Ib. All scanners, like your TV, camera, projector and indeed monitors produce colour via RGB, it is basic to all CCDs and CMOS  and photomultiplier tubes. So be firm and request 16 bit RGB, a minimum of 300dpi (dots per inch) and if you get a file size of around 80+ mb  without conversion from CMYK, raw scans you are doing good.

Ic. Depending on how much money you have for this opertation and whether you want to exhibit large size prints of this work later or during  your book launch, you need to think about this now, so that you avoid having to scan and pay more money later. You can scale an image down with less damage to the integrity of the image than the other way around. Dont ever try to scale an image up by more than 20%. If you must, only use Genuine FRactals or some software like that, that will do a good job interpolating.

Id. Pre-Press houses will like to recover costs on their defunct scanners, and quote you ridiculous prices, per mb and stuff, if you are going to do a book with some 100 images, you should pay no more than Rs 300/scan. Understand that you have the bargaining power here, scanning is a dying operation.

Ie. Its best to go to the same print house that will have a pre-press dept to get your scans. I have listed some printers below who will do world class work.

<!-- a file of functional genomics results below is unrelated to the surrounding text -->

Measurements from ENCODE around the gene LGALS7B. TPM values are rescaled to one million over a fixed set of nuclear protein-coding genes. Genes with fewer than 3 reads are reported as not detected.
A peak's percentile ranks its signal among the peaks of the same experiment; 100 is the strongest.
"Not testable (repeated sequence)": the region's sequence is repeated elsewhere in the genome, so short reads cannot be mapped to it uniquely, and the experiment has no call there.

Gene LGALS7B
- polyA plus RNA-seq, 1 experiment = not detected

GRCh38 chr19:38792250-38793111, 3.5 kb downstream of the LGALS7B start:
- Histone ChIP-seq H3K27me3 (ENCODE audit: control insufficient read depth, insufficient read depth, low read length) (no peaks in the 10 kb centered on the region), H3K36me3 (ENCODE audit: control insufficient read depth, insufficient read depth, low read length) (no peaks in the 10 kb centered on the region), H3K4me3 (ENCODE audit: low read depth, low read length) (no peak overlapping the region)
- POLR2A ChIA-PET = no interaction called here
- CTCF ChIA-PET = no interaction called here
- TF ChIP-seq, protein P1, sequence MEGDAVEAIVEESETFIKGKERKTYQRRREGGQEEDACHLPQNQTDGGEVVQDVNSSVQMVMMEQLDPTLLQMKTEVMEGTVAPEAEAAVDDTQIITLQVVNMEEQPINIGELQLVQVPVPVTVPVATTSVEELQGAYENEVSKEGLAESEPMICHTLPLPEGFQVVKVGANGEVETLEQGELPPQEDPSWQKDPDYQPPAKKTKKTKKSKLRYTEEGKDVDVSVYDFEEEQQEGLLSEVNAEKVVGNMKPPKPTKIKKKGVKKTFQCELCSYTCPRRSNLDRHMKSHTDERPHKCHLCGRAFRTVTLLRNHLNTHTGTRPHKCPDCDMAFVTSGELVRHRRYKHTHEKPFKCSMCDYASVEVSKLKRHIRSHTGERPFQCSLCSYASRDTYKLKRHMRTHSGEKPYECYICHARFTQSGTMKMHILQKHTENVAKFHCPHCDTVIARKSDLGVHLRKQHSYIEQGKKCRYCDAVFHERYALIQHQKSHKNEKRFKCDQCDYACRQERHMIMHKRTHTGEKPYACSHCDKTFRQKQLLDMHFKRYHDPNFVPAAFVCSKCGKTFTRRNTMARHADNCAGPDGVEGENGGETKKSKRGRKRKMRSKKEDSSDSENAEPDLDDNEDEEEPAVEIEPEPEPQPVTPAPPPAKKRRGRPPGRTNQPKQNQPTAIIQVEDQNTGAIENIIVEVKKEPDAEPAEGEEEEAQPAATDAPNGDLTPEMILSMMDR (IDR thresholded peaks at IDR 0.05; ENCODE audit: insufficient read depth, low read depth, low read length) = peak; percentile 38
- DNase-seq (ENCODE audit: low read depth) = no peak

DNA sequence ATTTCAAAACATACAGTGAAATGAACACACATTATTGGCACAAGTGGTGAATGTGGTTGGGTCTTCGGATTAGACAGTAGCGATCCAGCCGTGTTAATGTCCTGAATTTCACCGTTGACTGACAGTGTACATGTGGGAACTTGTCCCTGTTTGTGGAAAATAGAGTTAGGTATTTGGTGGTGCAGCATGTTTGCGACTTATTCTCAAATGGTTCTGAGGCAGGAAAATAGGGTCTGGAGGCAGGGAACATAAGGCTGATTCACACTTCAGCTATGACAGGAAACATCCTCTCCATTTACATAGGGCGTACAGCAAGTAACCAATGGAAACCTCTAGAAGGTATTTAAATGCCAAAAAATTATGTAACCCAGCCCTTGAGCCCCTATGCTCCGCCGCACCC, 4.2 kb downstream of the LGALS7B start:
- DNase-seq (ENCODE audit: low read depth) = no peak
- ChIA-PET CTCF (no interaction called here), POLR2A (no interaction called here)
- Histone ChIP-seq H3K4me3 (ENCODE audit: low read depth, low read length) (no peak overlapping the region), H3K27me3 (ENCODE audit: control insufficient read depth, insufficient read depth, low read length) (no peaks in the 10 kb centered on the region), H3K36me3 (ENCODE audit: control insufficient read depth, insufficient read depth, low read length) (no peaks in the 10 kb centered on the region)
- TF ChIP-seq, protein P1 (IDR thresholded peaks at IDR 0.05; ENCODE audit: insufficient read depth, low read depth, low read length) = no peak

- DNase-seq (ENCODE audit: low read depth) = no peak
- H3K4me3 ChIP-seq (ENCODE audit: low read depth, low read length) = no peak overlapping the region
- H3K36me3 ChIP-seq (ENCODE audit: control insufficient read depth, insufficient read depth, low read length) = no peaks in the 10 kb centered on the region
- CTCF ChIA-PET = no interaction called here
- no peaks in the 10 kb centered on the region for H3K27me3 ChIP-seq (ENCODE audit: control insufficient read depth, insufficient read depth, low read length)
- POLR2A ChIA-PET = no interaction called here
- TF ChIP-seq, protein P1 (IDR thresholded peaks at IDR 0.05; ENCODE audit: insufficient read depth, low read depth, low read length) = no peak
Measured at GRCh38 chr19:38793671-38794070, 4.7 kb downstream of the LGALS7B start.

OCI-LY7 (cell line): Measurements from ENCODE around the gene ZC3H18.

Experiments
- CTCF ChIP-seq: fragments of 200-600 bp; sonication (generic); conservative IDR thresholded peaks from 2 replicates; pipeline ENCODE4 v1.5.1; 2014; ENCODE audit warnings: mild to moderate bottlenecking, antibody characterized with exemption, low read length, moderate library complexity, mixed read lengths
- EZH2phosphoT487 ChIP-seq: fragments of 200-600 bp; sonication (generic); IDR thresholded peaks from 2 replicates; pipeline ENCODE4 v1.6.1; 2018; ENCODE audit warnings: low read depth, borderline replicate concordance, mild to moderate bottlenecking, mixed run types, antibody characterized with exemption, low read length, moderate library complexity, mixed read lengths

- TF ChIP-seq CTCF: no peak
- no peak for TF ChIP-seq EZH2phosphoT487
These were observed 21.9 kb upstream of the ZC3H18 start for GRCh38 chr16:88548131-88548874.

If. Bring your scans to your system, its best to do this operation on a fairly good monitor, a Mac cinema display or if push comes to shove an iMac will work too, clean up your photos, dust, scratches and any other retouching that you need to do, is best done now, work in native 16 bit, it will occupy twice the disk space but leave it that way. All your ‘curves’ and adjustments and layers etc that you do, dont compress your file, leave it with all its layers as a .psd file in 16bit RGB. (I am presuming again that your monitor has some basic calibration, like that you have set your colour preferences in Adobe to adobe RGB (1998) or sRGB, these have much larger colour space than CMYK and offers the printer a larger space to play with.

Ig. By now you would have done your layout, with In-Design or Quark or similar. The software makes a package of the images, fonts, colours and that sort of thing that makes the logic of placement of images for printing easy.

Ih. if you are shooting or using digital files, please shoot in RAW which by default is 16bit RGB, set your camera RGB to the same colour pref. on your PS. so if its sRGB on your camera then it should be sRGB on your PS etc and follow the steps above.

Ii. You are done with the image from your end. Now you take it to your printer who has a pre-press dept.


Ij. sit with your printer and bring up each of the images from your book, your printer now will convert them to CMYK that best suits the paper you are going to print on. Each and every paper absorbs inks and reflects ink differently, there is something called ‘dot gain’ and SWOP that you need not concern yourself with, but it is crucial for the printer and if they are any of the below mentioned they know what to do with those figures.